The Wretched Sun
posted on 10/2010 By:
I’m not going to rehash the family tree of Minnesota’s Iron Thrones that includes Nehemiah, Veil of Maya, Dead to Fall and Everest -- you can read my review of Iron Thrones' excellent debut, Visions of Light, and get the back story.
What you do need to know is that (with the help of this website’s message board members), Iron Thrones won the No Label Needed competition and got themselves a whole lot of help with the recording, promotion and release of this follow-up album. Not that they needed it -- I have a feeling, whether they had won the contest or not, The Wretched Sun would still have been a simply killer record.
As with the debut, The Wretched Sun’s starting point is Opeth with a dash of progressive post-rock (Callisto, Burst, The Ocean). The whole album is about hues and textures, light and dark, whether separated into languid acoustics and crescendos of metallic heft or melding into movements of emotive brilliance that combine both. The Wretched Sun is an elegant-yet-urgent, creative, artful record that highlights how good an unsigned band can be.
While the Opeth influence seems to be a little less evident, and vocally, the album is pure post-rock roars, screams and croons, the fact is that Iron Thrones appears to have carved their own niche within the subtext of those influences. They mix plenty of spacious melodies, melancholic moods and dynamic shifts into the tapestry of overt influences that often defies one single influence at a time.
With 6 songs and an ample 41 minutes, there’s rarely a wasted note like many of their contemporaries. The songs writhe and shudder with clever pacing, again intermingling gorgeous acoustics and atmospherics with layered bouts of epic, mountainous riffage and even some cantering metalcore/melodeath injections. Outstanding opener “Like a Moth to a Flame” is a window to the album's soul, setting the mood for the rest of the record with a brilliant, shimmering climax. An Akerfeldt-ian trot and gloss arises for “Ever Flowing”, but the band manages not be as heavy-handed with it as Visions of Light, with it being the album's shortest actual track, and they follow it up with the stunning opening blastbeat and angular pacing of “Against the Grain”, which also features a brilliant, stern segue after a tranquil bridge around 5 minutes in. Plus it’s the first track where Adam Clemans (ex-Veil of Maya) unleashes some very well done clean singing, coming in at the song's epic ending.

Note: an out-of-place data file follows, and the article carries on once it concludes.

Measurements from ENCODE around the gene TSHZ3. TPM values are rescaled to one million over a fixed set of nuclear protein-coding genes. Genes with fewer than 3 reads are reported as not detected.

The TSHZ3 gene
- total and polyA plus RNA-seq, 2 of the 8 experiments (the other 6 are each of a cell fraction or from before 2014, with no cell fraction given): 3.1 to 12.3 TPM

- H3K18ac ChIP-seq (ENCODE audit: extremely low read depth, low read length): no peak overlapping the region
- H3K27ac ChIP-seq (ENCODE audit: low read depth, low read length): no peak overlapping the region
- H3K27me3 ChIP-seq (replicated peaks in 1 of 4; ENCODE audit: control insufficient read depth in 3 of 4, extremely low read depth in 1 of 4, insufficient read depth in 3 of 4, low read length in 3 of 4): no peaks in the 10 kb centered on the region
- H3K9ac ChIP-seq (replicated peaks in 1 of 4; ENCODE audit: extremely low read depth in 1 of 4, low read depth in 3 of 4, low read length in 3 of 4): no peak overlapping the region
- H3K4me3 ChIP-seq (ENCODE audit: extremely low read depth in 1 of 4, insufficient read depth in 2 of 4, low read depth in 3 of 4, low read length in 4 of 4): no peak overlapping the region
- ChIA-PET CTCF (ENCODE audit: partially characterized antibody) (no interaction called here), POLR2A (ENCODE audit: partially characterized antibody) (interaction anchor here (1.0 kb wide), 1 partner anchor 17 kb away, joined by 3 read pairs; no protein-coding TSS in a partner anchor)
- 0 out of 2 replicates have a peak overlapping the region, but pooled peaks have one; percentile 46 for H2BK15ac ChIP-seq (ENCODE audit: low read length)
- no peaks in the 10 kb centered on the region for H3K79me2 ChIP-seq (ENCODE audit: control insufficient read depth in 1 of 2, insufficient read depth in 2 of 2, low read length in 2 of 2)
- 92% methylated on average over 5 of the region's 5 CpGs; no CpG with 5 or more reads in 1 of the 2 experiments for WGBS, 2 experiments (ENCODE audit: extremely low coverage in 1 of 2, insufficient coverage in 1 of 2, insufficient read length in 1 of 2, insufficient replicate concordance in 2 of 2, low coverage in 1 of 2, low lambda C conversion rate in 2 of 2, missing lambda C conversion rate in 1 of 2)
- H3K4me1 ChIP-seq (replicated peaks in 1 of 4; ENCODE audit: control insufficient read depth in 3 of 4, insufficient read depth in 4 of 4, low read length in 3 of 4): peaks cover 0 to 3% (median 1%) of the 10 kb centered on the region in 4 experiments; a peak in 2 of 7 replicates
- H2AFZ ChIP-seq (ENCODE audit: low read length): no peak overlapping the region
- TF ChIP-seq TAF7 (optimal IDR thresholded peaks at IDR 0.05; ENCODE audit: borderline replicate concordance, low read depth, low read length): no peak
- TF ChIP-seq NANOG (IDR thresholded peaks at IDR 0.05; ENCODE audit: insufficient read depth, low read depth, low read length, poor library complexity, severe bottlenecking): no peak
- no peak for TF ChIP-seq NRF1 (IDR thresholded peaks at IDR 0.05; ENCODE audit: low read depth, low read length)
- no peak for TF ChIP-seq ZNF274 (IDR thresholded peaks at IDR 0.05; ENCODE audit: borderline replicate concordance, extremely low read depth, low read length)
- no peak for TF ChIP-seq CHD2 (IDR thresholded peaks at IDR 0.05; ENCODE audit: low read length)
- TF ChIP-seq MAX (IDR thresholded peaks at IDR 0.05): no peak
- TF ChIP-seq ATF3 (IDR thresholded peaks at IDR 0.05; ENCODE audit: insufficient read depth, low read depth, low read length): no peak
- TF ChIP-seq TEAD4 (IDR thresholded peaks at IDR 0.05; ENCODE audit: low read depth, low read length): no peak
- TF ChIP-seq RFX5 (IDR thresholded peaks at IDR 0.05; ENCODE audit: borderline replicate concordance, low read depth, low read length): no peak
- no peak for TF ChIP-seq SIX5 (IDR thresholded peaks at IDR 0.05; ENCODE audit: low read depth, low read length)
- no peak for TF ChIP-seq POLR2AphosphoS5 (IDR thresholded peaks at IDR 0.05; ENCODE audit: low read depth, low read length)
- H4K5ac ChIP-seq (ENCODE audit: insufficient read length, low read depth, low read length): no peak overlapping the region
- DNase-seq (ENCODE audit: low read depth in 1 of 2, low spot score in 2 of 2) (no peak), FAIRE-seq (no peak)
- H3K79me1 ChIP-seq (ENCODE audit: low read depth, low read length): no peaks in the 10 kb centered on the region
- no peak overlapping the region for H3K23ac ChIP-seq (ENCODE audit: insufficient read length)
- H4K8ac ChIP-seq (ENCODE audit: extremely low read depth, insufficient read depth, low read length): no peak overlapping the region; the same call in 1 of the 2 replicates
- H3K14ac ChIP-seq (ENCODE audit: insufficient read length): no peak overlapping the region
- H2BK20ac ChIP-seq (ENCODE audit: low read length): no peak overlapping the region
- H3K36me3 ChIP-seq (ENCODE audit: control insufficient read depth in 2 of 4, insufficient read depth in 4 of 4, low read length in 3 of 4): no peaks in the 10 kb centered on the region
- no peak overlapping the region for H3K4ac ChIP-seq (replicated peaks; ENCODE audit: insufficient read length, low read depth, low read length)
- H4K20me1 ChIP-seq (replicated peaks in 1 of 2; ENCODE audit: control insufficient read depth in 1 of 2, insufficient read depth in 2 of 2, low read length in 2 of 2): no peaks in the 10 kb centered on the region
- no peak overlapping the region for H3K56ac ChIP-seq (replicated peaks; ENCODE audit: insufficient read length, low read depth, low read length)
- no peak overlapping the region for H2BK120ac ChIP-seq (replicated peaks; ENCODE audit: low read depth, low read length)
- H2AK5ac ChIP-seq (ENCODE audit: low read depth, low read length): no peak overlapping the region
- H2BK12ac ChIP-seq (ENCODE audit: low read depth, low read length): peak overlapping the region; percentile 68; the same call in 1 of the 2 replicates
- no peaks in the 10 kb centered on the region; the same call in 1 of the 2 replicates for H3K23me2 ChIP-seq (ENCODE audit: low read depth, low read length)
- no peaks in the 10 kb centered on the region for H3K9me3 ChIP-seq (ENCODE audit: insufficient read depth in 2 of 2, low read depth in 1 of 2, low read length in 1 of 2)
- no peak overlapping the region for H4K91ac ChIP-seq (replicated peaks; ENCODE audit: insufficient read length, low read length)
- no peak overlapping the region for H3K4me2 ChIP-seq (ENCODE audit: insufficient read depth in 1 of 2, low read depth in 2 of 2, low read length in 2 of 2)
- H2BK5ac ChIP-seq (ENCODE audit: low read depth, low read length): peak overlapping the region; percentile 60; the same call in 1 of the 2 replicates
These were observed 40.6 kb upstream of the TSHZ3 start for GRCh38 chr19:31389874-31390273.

The album’s center is the 11-minute masterpiece, “I Once Had the Crown” which starts with delicate acoustics and transitions to the expected lurch and roar. However, the song’s stunning midsection and climax feature a rending chord progression, synths and a melody line you’d expect to hear on a Daylight Dies or Insomnium album. It’s truly magnificent and might be the most complete and emotional 11 minutes of music I’ve heard in 2010 so far. The interlude “Forever Glowing” and blues/hardcore/Opeth collision of closer “And the Sky Came Falling Down” allow the listener to catch his/her breath. But it's hard not to revisit “I Once Had the Crown” over and over again.
With The Wretched Sun's professional production and $6 download price tag, those lamenting the loss of Burst and Isis should look into this band now at their website. Seriously – pay attention, fans and LABELS.
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